My experience with the NIO/streams interface was running on a Niagra t1000. In that system, and with the Sun 1.5 JVM we were using, the system bottlenecked on object creation and destruction. However, the 1.5 JVM is far in the rearview mirror, as is the Niagra T1000 multicore/multithread architecture. So my experience there is also a non-issue, just like the benchmarks you’ve quoted.

        In my code – your milage may vary – the number of objects I had to create and destroy with the NIO interface was higher than using read() and write() with byte[]. There is a methodology where one codes to byte[] and uses that 100% with NIO, but I didn’t try that – one of the benefits of NIO/streams should be the ability to use the integer byteswapping methods.

        If I have a gripe here, it’s that there are two interfaces with vastly different performance, and one ends up with a fairly large implementation decision. What happened to write once run anywhere?

        • Richard July 28, 2010 at 5:17 pm #

          I wouldn’t be so dismissive. It’s inevitable that >= 2.6.32 will be the norm. It also suggests that if you’re developing a system today, it makes sense to look into this further.

          At any rate, I find it really interesting that we have this meem floating around for so long no one has stopped to ask if it’s still true. I wonder how many of those are out there ;-)

          - Richard

  2. Mikael Grev July 27, 2010 at 4:04 pm #

    NIO is only faster when you need really high throughput (GB/s+) and you are using native (Direct) buffers (or -server with small loops). When speeds go below that the implementation is more important.

  3. Ivan July 27, 2010 at 6:44 pm #

    Sounds about right. I knew this from experience but never had the time to quantify exact difference. In fact my experience is that this has been the case ever since nio was introduced.

    Well done Paul for quantifying this.

  4. Shivam Kumar July 27, 2010 at 10:18 pm #

    I think Paul has explain all the reasons for good performance of Blocking IO. But, what remains unexplained is why NIO performs 25% poorly than Blocking IO. Is it the multiplexer which makes NIO slow or the channels?

    Actually, I created a NIO client where one thread was always dedicated to multiplexer (so that events are servered as quickly as they arrive) and all the IO activities we off-loaded to the worker threads. I tested keeping the thread-pool size(of worker threads) same as that of the thread-pool size in Blocking IO. Still, NIO was not as good as IO.

    Which scenarios should we move to NIO?

    • Richard July 28, 2010 at 5:21 pm #

      Thats exactly what I did, I wonder how that setup would compare…

  5. Ivan July 28, 2010 at 2:24 am #

    The key to performance is – allocation, allocation, allocation (guys from the UK will get the pun).

    Creating objects is not just a load on garbage collector. Much larger, static cost is memory allocation and zeroing.

    Slow:

    for ( someloop ) {
    byte [] buf = new byte[2048];
    // populate buffer
    output.write(buf, 0, numbytes);
    }

    Way much faster due to no alloc/zeroing:

    byte [] buf = new byte[2048];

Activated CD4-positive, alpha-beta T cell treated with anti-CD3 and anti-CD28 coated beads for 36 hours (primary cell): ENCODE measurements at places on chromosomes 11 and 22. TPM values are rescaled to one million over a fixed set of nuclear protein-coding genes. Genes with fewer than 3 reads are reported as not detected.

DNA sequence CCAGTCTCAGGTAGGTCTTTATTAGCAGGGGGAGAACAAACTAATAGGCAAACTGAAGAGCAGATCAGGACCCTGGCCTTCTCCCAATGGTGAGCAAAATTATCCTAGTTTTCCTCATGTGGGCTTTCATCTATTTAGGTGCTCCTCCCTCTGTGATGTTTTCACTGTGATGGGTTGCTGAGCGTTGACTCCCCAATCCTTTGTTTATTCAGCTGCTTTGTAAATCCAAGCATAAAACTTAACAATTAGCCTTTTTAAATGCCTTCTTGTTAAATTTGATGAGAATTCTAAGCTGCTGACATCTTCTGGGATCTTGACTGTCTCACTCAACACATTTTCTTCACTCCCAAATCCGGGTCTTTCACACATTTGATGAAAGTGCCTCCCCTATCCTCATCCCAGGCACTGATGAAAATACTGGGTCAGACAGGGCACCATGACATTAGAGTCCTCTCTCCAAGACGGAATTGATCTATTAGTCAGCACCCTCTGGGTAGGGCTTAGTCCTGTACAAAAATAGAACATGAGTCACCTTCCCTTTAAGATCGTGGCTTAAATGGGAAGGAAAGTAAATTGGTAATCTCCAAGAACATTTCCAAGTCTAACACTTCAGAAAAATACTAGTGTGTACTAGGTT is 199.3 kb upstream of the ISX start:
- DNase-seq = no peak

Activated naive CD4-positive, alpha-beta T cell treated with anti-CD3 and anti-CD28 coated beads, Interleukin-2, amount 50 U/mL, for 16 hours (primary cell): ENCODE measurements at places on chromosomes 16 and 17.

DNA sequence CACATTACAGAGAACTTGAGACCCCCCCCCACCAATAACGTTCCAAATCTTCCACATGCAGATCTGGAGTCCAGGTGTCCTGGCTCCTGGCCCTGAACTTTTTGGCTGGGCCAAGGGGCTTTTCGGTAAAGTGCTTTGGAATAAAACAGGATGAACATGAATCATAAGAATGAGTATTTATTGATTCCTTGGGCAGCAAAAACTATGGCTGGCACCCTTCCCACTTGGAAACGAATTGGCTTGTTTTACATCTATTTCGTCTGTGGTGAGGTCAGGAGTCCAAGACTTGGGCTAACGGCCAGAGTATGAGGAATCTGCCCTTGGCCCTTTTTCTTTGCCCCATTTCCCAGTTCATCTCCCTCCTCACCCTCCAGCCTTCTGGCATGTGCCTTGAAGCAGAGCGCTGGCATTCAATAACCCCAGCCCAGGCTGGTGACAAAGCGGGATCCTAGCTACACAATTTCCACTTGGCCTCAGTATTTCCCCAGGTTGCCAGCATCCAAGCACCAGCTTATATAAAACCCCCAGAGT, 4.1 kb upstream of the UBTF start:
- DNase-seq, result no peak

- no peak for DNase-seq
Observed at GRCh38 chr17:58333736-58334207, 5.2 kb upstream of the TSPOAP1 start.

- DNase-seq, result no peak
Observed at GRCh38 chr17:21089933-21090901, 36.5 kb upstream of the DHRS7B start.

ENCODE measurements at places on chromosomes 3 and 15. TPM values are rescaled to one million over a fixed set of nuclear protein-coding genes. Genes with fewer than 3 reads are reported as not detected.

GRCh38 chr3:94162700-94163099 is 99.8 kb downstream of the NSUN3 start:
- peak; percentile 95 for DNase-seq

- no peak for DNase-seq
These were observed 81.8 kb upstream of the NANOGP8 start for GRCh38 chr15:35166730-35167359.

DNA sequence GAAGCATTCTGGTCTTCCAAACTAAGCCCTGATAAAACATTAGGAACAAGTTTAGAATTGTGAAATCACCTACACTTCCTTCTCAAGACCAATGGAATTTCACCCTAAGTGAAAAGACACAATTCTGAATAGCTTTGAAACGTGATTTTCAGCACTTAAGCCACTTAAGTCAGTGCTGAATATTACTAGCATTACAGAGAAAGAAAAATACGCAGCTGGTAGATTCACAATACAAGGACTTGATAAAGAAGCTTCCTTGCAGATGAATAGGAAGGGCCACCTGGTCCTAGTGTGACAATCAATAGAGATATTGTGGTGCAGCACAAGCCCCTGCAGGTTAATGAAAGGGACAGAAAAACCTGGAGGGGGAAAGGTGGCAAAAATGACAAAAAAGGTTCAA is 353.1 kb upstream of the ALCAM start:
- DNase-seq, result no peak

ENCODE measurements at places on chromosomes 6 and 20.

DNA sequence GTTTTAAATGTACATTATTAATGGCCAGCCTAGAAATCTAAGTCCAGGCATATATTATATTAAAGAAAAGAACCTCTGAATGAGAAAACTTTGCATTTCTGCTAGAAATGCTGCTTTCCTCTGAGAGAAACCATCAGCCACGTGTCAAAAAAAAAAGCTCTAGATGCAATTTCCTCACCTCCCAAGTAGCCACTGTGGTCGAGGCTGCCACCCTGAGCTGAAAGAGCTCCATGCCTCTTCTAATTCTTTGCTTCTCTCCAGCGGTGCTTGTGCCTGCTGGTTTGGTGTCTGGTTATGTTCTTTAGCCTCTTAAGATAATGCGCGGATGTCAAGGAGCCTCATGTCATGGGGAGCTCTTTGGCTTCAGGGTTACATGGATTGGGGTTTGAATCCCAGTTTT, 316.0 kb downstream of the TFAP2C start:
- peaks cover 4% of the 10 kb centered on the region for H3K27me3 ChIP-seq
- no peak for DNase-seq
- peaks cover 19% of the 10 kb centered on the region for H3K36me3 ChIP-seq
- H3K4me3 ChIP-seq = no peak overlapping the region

for ( someloop ) {
    // populate buffer
    output.write(buf, 0, numbytes);
    }

    The main reason for zeroing is security – you don’t want your buffers leaking information. However, it is probably a good idea to separate performance critical code into a secure context and reuse buffers. With fast synchronisation, buffer pools are also huge boon – getting a buffer from a thread safe pool is way faster than allocating a new one.

    I have very often seen religious reliance on GC efficiency and pretty much all Java platform code is written without regard for zeroing cost. This is fair enough as it makes code cleaner. However, it does mean we have to do a bit extra to reach full performance potential.

    • Riyad Kalla July 28, 2010 at 7:55 am #

      Ivan,

      Good example — allocating *outside* loops is one of the more common mini-performance-quirks I see in code, and like you said it creates a lot more work for the VM.

      I also like this trick/tip for for-loops:

      for(int i=0, size=list.size(); i < size; i++) { … }

      that way you can do the compare against the size int instead of calling size() each time.

      I don’t know the VM-optimization behavior in some cases, if it can optimize out the size() call for each loop or not… my guess would be not depending on the scope of the list incase it determines that the list *could* be modified outside of that loop (e.g. have an element added to it)

      Regardless, I’ve found just sticking the strategy you mention a much safer alternative to guessing what the VM will eventually do with the code.

      • Ivan July 29, 2010 at 1:50 am #

        Allocating outside loops and static loop limits really do make a difference.

        However, my comment was more about the extraordinary performance hit we suffer because of zeroing. Perhaps my example didn’t emphasize that enough.

        The way I see server optimisations is that all code can be considered as critical – just as if running in a tight loop. So all rules wou’d use for a tight loop should stand in the service/processor code.

        • Riyad Kalla July 29, 2010 at 4:54 am #

          Ivan,

          I re-read your example, I’m not clear where the zeroing comes in — do you literally mean:

          for() {
          Person p = dao.getPerson(id);
          // stuff